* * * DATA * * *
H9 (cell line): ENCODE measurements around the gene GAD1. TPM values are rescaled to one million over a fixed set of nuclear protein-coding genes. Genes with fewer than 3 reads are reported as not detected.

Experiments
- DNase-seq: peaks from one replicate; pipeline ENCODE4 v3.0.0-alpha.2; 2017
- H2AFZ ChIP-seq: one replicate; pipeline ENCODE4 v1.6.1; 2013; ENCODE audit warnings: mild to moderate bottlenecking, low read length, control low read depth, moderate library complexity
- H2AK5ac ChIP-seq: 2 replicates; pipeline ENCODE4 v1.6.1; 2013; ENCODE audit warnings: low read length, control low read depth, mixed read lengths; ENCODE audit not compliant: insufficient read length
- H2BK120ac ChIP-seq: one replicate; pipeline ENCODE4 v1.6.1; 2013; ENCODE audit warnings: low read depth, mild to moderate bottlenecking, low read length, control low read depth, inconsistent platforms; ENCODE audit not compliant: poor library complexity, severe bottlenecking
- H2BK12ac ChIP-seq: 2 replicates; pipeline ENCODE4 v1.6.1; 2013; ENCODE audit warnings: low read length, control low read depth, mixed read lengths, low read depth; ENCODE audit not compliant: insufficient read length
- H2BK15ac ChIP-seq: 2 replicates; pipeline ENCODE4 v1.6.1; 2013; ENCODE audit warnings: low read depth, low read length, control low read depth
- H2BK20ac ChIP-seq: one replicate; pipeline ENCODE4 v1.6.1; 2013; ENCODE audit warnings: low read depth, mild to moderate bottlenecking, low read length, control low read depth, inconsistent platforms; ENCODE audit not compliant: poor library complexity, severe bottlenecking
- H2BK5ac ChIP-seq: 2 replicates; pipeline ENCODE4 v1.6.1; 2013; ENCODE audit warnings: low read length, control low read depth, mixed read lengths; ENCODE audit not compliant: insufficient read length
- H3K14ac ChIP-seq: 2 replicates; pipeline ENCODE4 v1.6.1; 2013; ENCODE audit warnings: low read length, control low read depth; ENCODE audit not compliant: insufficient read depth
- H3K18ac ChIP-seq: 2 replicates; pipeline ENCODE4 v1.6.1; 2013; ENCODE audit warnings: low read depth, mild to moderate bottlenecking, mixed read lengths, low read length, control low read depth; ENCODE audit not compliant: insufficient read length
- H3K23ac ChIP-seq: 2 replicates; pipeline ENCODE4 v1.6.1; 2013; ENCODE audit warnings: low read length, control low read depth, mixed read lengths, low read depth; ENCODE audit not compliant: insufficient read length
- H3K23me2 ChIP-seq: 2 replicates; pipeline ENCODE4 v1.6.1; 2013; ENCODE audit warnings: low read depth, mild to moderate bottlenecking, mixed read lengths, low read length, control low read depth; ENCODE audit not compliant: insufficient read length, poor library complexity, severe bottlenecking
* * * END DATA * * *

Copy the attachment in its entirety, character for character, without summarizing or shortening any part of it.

H9 (cell line): ENCODE measurements around the gene GAD1. TPM values are rescaled to one million over a fixed set of nuclear protein-coding genes. Genes with fewer than 3 reads are reported as not detected.

Experiments
- DNase-seq: peaks from one replicate; pipeline ENCODE4 v3.0.0-alpha.2; 2017
- H2AFZ ChIP-seq: one replicate; pipeline ENCODE4 v1.6.1; 2013; ENCODE audit warnings: mild to moderate bottlenecking, low read length, control low read depth, moderate library complexity
- H2AK5ac ChIP-seq: 2 replicates; pipeline ENCODE4 v1.6.1; 2013; ENCODE audit warnings: low read length, control low read depth, mixed read lengths; ENCODE audit not compliant: insufficient read length
- H2BK120ac ChIP-seq: one replicate; pipeline ENCODE4 v1.6.1; 2013; ENCODE audit warnings: low read depth, mild to moderate bottlenecking, low read length, control low read depth, inconsistent platforms; ENCODE audit not compliant: poor library complexity, severe bottlenecking
- H2BK12ac ChIP-seq: 2 replicates; pipeline ENCODE4 v1.6.1; 2013; ENCODE audit warnings: low read length, control low read depth, mixed read lengths, low read depth; ENCODE audit not compliant: insufficient read length
- H2BK15ac ChIP-seq: 2 replicates; pipeline ENCODE4 v1.6.1; 2013; ENCODE audit warnings: low read depth, low read length, control low read depth
- H2BK20ac ChIP-seq: one replicate; pipeline ENCODE4 v1.6.1; 2013; ENCODE audit warnings: low read depth, mild to moderate bottlenecking, low read length, control low read depth, inconsistent platforms; ENCODE audit not compliant: poor library complexity, severe bottlenecking
- H2BK5ac ChIP-seq: 2 replicates; pipeline ENCODE4 v1.6.1; 2013; ENCODE audit warnings: low read length, control low read depth, mixed read lengths; ENCODE audit not compliant: insufficient read length
- H3K14ac ChIP-seq: 2 replicates; pipeline ENCODE4 v1.6.1; 2013; ENCODE audit warnings: low read length, control low read depth; ENCODE audit not compliant: insufficient read depth
- H3K18ac ChIP-seq: 2 replicates; pipeline ENCODE4 v1.6.1; 2013; ENCODE audit warnings: low read depth, mild to moderate bottlenecking, mixed read lengths, low read length, control low read depth; ENCODE audit not compliant: insufficient read length
- H3K23ac ChIP-seq: 2 replicates; pipeline ENCODE4 v1.6.1; 2013; ENCODE audit warnings: low read length, control low read depth, mixed read lengths, low read depth; ENCODE audit not compliant: insufficient read length
- H3K23me2 ChIP-seq: 2 replicates; pipeline ENCODE4 v1.6.1; 2013; ENCODE audit warnings: low read depth, mild to moderate bottlenecking, mixed read lengths, low read length, control low read depth; ENCODE audit not compliant: insufficient read length, poor library complexity, severe bottlenecking